The Weird Girl 

By Patricia LaPointe

Up until the age of twelve, I lived in the city. Twelve-year-old city girls still wore ponytails, played indoor and outdoor games, and dressed in pedal pushers and t-shirts. 

Before I was to enter the seventh grade, Mom decided we should move to the suburbs. Seventh grade in the city was still part of elementary school. Seventh grade was separate from elementary school in the suburbs and called Junior High. I thought, “so what’s in a name?” It was still seventh grade. 

I soon discovered how vastly different plain old seventh grade was from Junior High. I entered the classroom and felt like I was in a foreign country. The girls had the most popular hairdo of the time: a short bob called a “bubble cut.” Our uniform was a pleated skirt, white blouse, and a bolero vest. All the girls had their skirts shortened to fall at their knees. Mom didn’t know how to hem, so my skirt fell inches above my ankle. The girls had these tiny, perky, budding breasts, perfect for wearing a bolero vest. My breasts had already blossomed to a 36 B. The bolero barely covered them. I was like “fresh meat” and a source of amusement for the well-established cliques. 

“Look at her skirt. I have nightgowns shorter than that.” 

“Bangs? Who wears bangs? And a ponytail? I’d never be caught dead wearing that.” 

“Did you see her eyebrows? They go straight across her forehead.” 

And they enlisted help from their “boyfriends” in their bullying. 

“She’s wearing a bra. Go snap it.” And I’d hear the boys’ victorious proclamations just as they were about to snap my bra: “Over the shoulder boulder-holder attack!” 

So, I sat for months listening to these words, whispers, and chuckling when I passed them. 

Mom was no help. She said these girls were “growing up too fast,” wearing short skirts and adult hairdos. She said they were so silly, giggling all the time. “I don’t want to hear you giggling or see you chasing boys.” 

My response to these situations was to study and learn. I became an “A” student. 

I found that being a good student had both positive and negative effects. I became the “teacher’s pet,” which only increased the bullying, especially when she would have me “watch” the class when she was out of the room.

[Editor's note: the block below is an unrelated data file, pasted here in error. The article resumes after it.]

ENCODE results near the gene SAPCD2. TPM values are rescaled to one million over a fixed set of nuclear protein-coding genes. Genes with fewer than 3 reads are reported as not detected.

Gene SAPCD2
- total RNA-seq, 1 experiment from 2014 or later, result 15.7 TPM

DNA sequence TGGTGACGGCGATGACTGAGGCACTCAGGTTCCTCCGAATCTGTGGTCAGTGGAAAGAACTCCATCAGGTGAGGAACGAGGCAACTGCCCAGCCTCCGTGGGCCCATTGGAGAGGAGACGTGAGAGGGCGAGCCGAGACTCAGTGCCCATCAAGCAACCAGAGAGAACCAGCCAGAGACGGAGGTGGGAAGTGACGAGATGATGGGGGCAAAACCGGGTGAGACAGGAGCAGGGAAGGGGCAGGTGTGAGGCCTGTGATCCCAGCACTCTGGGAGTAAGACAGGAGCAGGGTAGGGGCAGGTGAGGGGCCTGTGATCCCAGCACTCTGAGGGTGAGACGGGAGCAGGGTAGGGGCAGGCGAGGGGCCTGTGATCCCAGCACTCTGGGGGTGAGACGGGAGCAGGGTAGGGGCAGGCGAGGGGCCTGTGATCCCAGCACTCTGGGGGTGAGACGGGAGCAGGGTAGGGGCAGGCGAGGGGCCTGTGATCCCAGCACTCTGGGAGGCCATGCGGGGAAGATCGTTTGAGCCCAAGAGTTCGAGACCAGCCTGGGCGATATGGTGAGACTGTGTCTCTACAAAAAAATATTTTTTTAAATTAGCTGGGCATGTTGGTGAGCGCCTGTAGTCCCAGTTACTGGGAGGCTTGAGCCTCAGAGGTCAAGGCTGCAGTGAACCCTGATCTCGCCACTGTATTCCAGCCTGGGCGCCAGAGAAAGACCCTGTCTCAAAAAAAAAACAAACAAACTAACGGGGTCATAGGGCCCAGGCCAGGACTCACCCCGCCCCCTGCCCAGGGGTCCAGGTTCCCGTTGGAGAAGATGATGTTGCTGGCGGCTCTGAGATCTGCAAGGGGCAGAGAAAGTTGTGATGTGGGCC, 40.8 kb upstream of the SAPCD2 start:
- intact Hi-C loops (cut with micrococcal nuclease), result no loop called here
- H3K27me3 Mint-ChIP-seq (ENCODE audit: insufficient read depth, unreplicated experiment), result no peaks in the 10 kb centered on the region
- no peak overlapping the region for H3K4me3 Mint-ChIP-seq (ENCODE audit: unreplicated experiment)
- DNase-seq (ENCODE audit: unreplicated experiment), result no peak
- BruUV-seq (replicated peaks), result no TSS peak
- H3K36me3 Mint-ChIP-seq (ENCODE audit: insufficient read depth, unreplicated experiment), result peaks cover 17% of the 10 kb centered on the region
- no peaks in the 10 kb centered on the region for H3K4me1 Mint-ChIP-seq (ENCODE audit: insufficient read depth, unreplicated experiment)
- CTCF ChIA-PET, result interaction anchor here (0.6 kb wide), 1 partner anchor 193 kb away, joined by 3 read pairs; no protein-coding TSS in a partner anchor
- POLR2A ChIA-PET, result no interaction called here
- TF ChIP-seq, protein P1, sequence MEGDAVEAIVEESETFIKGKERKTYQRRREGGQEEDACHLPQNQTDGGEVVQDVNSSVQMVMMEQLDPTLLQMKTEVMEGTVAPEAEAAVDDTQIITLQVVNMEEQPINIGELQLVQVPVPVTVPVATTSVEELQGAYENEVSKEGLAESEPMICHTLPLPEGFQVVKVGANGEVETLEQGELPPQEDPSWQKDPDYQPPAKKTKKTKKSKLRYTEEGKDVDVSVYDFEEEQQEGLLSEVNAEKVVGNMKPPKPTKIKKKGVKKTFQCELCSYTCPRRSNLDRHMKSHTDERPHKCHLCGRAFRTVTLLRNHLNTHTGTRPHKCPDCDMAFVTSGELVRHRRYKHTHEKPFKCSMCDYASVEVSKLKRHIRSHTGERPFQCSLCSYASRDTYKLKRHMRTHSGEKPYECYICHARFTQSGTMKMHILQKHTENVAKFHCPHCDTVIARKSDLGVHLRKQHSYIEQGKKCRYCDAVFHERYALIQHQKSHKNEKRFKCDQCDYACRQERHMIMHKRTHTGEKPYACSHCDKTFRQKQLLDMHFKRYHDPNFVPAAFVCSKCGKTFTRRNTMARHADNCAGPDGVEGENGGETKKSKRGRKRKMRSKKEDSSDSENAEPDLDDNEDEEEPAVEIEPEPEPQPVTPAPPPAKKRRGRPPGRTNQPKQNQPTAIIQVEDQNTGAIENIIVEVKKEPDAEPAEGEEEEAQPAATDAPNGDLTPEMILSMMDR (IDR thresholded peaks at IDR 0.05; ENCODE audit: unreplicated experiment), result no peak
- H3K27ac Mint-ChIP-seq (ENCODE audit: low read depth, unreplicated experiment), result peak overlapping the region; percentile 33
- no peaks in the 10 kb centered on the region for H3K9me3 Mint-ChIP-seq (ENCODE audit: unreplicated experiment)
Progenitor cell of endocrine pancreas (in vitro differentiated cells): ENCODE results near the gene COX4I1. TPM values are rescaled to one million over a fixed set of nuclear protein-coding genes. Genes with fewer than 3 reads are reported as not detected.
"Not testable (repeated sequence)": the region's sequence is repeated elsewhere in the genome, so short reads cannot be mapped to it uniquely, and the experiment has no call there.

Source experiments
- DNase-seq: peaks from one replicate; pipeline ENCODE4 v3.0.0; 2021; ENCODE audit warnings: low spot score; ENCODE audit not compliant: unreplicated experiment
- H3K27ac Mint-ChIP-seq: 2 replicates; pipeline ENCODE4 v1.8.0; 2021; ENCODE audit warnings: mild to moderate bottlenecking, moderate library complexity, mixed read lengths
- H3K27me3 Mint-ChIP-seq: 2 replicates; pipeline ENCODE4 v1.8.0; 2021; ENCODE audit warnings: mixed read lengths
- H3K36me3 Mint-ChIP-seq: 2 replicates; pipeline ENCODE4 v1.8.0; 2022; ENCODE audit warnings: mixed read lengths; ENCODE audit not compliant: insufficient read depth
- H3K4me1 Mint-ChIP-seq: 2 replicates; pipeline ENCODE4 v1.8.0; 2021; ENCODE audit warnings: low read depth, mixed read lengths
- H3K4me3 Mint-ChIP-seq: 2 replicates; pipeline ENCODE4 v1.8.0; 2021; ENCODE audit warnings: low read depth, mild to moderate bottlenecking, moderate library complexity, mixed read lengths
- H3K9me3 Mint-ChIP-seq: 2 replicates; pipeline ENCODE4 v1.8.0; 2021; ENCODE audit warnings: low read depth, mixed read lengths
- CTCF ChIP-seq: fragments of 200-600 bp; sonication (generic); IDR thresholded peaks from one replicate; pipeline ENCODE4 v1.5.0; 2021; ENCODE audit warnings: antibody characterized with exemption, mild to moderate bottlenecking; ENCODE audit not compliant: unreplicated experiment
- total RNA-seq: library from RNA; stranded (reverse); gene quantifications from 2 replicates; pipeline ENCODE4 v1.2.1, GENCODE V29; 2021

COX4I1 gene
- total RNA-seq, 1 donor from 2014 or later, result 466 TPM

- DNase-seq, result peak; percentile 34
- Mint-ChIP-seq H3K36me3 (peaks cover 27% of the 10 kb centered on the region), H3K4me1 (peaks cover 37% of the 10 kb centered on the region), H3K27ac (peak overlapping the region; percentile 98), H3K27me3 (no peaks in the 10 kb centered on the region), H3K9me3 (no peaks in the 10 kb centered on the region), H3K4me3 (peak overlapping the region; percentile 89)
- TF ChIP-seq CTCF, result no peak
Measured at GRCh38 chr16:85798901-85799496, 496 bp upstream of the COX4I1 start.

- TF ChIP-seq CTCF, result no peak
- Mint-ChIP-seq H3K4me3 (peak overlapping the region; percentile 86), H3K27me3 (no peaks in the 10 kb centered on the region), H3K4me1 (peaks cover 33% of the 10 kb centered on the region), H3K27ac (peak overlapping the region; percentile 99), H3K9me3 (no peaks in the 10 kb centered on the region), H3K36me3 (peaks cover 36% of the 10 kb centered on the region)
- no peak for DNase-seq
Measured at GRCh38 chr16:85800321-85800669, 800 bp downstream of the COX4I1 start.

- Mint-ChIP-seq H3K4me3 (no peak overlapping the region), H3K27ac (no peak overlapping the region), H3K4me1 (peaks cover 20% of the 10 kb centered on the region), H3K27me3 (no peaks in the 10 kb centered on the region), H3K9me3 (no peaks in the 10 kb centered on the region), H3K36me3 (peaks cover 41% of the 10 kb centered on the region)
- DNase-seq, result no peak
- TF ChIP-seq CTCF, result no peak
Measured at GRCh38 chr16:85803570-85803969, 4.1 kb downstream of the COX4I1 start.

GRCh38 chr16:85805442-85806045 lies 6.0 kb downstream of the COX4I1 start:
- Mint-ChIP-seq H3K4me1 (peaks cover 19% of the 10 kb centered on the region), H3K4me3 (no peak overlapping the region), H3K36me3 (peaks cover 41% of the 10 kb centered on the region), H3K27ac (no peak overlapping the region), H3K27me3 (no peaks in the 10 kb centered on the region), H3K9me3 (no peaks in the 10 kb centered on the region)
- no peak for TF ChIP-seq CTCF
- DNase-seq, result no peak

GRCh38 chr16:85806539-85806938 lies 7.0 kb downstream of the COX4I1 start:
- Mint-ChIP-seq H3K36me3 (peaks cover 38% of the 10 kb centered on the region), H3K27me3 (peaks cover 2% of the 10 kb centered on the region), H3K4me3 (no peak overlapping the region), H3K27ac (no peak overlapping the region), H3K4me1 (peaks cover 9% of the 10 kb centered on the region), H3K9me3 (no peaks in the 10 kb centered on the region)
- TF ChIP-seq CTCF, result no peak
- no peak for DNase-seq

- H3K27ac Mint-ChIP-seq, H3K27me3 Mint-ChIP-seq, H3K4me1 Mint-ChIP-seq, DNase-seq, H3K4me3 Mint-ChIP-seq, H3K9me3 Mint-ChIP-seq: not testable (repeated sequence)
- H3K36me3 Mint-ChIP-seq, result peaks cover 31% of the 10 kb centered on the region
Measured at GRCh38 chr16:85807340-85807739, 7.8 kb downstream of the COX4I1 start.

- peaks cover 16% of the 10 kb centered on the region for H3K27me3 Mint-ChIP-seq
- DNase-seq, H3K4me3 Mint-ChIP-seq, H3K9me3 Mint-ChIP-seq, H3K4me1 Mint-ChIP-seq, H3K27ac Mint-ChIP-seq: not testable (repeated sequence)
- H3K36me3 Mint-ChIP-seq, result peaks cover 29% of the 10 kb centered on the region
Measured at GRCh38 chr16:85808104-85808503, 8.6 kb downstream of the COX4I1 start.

“Ooh, you’re in charge. You gonna tell her about this?” as they shot spitballs across the room. 

“How about this?” as they ran up the aisles, tagging each other. 

No, I didn’t tell about any of this. Nor did I tell when a boy, prompted by the “in” girls, stomped on my foot with his heavy boot. I told the teacher there were no problems when she was out of the room. I will never forget the smug faces of my classmates. 

This experience hurt my ability to form friendships with other women. I am very cautious, perhaps overly so, when meeting them. The fear of encountering similar behavior with women I meet makes it challenging to form a trusting relationship. The result is often my keeping them at arm’s length. I wonder how many opportunities for real friendships I’ve missed. 

P.S. There was a benefit: Learning what I expect from a friendship, as well as what I’m willing to offer, not only assists in those relationships but also tells me more about who I am. And who doesn’t need that? 

©  2022 Patricia LaPointe

Pat LaPointe, creator of Share Your Voice, an online interactive community for all women. She is editor of the anthology; The Woman I’ve Become: 37 Women Share Their Journeys from Toxic Relationships to Self-Empowerment. In addition, she has conducted writing workshops for women — both online and onsite. Pat’s essays and short stories have been published widely in anthologies, literary journals and on @patromitolapointe. Currently, Pat is completing her first novel, forthcoming in 2023.


About first person productions

My blog "True Stories Well Told" is a place for people who read and write about real life. I’ve been leading life writing groups since 2004. I teach, coach memoir writers 1:1, and help people publish and share their life stories.
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